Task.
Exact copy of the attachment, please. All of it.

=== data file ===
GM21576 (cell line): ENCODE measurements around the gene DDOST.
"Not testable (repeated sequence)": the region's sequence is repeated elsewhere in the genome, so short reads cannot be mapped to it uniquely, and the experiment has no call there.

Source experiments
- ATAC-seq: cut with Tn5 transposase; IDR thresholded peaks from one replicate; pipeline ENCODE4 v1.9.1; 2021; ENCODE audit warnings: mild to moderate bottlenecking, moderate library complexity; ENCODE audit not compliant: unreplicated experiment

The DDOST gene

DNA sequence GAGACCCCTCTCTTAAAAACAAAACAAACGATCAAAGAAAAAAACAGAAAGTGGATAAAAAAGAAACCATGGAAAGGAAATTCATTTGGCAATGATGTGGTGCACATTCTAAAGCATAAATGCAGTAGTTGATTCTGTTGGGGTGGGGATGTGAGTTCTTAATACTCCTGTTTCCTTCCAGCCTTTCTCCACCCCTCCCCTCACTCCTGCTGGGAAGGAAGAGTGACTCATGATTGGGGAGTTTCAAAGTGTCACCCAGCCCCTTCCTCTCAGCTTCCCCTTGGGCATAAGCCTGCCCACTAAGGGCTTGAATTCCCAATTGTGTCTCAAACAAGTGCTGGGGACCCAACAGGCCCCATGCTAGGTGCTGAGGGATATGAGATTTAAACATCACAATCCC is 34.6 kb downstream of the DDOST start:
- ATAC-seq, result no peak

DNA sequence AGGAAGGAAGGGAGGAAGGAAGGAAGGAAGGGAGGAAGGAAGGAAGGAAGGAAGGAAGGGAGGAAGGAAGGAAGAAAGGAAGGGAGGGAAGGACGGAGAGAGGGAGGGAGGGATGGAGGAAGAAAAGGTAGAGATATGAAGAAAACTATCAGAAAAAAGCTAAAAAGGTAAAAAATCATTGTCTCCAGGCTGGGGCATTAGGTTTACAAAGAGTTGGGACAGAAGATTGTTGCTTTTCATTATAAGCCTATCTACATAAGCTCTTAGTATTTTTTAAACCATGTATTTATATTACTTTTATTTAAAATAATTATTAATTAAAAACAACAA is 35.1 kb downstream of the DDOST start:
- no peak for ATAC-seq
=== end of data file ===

GM21576 (cell line): ENCODE measurements around the gene DDOST.
"Not testable (repeated sequence)": the region's sequence is repeated elsewhere in the genome, so short reads cannot be mapped to it uniquely, and the experiment has no call there.

Source experiments
- ATAC-seq: cut with Tn5 transposase; IDR thresholded peaks from one replicate; pipeline ENCODE4 v1.9.1; 2021; ENCODE audit warnings: mild to moderate bottlenecking, moderate library complexity; ENCODE audit not compliant: unreplicated experiment

The DDOST gene

DNA sequence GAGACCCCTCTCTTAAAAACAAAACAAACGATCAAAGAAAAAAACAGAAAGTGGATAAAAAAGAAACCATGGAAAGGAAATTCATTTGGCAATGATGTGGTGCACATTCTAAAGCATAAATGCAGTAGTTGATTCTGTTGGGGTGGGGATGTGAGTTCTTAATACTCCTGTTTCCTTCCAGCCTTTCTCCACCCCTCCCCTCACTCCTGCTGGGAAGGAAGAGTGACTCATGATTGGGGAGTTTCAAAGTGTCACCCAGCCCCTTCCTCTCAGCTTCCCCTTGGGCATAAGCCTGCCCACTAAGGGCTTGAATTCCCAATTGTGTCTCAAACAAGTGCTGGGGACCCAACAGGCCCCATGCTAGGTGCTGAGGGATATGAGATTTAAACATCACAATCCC is 34.6 kb downstream of the DDOST start:
- ATAC-seq, result no peak

DNA sequence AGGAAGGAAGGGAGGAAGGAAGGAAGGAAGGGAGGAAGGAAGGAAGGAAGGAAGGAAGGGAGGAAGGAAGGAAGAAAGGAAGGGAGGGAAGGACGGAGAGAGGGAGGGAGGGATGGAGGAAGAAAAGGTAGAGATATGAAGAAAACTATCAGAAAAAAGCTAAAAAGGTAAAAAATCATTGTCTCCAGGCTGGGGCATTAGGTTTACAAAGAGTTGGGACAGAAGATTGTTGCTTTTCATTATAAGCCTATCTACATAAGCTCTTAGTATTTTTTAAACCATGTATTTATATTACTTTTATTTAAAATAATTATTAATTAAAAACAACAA is 35.1 kb downstream of the DDOST start:
- no peak for ATAC-seq